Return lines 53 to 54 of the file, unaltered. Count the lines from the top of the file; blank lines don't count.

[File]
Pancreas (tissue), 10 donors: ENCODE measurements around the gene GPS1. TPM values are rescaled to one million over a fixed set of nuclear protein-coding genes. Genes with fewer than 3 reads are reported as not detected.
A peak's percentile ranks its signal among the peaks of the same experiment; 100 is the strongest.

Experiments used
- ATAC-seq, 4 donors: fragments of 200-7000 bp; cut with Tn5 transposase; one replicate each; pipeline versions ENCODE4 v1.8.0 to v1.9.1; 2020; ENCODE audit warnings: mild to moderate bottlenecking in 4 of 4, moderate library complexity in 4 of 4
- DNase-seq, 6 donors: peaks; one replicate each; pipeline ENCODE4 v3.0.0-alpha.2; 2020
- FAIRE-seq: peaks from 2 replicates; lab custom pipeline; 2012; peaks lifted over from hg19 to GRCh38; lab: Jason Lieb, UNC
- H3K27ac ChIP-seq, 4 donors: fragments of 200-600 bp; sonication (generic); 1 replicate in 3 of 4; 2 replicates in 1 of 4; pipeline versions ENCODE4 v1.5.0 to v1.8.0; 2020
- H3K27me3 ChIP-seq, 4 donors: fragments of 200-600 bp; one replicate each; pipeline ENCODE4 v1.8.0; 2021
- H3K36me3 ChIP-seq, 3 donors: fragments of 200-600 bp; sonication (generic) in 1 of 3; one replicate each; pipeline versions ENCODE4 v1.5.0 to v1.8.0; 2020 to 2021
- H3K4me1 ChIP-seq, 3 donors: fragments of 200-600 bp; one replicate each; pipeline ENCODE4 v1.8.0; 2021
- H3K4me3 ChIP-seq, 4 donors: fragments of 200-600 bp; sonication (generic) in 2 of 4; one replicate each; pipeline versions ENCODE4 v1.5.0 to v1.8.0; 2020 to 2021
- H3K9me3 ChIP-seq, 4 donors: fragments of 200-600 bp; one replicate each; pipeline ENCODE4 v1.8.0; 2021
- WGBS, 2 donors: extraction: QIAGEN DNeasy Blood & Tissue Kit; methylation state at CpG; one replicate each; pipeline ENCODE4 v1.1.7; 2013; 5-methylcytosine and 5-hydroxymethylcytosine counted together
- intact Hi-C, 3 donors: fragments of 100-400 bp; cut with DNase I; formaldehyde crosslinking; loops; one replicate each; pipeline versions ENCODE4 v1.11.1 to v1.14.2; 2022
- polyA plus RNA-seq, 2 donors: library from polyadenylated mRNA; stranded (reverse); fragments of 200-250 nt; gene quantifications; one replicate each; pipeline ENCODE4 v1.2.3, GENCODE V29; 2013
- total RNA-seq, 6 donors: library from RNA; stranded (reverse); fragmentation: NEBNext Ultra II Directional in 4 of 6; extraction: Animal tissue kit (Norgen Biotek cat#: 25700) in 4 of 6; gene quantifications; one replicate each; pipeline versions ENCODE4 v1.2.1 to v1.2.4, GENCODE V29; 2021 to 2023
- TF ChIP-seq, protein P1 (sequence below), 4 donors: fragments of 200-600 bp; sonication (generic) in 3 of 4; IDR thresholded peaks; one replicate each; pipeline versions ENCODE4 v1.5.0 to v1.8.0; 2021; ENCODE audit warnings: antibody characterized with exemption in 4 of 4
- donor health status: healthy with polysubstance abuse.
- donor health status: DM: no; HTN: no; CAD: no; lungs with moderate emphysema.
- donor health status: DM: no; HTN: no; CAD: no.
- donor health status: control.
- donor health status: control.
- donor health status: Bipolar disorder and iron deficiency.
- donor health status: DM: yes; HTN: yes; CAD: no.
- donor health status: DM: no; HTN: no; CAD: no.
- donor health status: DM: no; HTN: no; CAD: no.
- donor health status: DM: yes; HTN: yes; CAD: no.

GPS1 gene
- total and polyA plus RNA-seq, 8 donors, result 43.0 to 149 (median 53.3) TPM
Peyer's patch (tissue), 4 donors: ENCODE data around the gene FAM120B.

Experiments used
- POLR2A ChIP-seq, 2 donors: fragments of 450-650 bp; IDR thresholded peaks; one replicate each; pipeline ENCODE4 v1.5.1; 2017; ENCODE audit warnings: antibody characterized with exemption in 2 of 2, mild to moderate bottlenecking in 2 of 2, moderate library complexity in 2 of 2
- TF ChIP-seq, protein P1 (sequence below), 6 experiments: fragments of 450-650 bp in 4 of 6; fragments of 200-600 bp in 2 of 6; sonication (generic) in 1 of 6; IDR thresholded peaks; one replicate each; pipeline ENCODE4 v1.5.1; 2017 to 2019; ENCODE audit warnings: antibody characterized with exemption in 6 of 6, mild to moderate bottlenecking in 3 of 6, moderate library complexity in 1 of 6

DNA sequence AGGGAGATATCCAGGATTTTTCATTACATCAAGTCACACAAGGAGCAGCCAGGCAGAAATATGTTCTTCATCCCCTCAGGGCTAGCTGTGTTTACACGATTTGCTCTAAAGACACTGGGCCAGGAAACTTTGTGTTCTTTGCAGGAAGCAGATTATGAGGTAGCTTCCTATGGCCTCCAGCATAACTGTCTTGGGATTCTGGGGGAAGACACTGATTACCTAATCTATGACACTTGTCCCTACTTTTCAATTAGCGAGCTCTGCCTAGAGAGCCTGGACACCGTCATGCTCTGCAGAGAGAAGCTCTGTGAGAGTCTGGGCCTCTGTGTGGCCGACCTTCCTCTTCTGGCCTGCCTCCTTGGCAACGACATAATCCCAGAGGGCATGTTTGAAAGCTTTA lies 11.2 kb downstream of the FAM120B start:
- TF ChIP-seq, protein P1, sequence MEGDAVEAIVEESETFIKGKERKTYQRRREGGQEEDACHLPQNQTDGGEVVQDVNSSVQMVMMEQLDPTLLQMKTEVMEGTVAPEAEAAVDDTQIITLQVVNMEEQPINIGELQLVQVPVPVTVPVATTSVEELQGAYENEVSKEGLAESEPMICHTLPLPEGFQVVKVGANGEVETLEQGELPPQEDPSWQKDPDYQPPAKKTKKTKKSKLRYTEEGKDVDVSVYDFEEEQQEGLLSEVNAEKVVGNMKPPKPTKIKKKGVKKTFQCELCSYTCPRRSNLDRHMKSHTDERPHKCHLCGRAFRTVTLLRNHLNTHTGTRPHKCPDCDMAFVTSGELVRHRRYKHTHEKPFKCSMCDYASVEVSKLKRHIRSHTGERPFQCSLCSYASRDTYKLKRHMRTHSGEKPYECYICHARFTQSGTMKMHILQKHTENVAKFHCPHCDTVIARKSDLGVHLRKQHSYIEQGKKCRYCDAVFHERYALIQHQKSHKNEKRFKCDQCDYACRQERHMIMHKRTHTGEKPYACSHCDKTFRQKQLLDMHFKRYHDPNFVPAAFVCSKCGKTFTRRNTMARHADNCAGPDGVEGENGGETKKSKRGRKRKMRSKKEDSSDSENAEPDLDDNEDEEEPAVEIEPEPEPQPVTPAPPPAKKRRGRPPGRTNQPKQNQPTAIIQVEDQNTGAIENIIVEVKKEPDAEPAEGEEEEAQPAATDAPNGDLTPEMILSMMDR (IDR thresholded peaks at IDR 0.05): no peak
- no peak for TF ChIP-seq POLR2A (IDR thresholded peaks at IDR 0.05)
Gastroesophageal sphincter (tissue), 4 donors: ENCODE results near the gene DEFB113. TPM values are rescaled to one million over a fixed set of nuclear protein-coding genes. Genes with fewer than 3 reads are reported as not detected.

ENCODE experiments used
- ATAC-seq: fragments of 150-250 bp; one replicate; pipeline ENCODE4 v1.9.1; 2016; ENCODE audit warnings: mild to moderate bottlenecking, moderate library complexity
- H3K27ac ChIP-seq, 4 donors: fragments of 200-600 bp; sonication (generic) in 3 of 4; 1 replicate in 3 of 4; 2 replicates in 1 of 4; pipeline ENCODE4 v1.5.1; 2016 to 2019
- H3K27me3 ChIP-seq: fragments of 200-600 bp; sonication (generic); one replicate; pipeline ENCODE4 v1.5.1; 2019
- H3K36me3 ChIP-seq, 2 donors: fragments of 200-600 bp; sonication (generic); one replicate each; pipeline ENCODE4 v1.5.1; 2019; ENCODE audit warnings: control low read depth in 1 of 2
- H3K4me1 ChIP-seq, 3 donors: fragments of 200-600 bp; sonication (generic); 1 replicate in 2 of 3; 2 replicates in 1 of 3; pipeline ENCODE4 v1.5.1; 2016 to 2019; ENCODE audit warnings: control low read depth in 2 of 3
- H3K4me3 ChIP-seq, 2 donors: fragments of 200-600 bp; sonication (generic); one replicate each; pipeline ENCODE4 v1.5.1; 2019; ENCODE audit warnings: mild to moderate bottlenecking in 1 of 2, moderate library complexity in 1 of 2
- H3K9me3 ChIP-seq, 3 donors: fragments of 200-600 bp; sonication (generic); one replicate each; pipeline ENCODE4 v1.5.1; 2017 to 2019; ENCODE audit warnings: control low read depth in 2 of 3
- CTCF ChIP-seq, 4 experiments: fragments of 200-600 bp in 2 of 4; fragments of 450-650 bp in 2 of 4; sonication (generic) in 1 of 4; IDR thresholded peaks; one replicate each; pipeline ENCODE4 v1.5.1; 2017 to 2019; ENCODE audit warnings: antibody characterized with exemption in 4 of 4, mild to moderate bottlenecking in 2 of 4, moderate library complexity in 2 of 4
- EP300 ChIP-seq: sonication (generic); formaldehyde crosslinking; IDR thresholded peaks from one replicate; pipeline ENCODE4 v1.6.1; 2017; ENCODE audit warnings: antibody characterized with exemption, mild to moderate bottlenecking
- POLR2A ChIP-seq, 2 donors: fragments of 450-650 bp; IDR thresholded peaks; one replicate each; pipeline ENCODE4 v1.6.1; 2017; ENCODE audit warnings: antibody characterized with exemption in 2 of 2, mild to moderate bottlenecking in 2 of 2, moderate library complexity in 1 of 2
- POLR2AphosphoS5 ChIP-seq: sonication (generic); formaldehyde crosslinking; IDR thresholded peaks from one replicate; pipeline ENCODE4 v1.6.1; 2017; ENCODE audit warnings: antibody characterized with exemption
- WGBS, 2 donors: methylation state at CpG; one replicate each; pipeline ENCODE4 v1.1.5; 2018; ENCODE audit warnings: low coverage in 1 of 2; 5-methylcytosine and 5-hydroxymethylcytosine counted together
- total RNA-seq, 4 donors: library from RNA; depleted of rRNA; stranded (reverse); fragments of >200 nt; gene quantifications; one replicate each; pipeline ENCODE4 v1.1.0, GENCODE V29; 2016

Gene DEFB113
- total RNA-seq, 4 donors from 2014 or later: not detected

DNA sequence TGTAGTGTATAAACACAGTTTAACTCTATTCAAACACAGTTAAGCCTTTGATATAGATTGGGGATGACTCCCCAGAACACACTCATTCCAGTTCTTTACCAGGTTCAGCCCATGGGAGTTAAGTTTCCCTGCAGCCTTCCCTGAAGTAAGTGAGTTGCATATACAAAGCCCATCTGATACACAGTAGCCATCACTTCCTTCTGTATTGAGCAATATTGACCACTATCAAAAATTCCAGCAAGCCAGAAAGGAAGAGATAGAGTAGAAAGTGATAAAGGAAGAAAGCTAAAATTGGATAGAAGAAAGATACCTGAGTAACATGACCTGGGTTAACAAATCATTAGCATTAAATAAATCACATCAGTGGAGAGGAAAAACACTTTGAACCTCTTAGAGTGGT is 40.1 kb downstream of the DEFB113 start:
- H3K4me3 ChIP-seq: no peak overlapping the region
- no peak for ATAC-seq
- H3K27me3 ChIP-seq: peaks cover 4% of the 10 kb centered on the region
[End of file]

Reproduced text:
- total RNA-seq, 4 donors from 2014 or later: not detected

DNA sequence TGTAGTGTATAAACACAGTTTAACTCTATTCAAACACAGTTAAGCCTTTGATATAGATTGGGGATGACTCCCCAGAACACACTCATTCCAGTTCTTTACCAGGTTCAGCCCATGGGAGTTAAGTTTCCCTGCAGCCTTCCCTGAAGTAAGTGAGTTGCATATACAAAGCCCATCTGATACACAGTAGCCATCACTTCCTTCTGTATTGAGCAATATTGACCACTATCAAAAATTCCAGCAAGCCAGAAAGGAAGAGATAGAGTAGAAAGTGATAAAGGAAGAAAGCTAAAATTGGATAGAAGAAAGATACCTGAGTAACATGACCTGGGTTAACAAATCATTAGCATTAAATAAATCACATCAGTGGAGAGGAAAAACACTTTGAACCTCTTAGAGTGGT is 40.1 kb downstream of the DEFB113 start: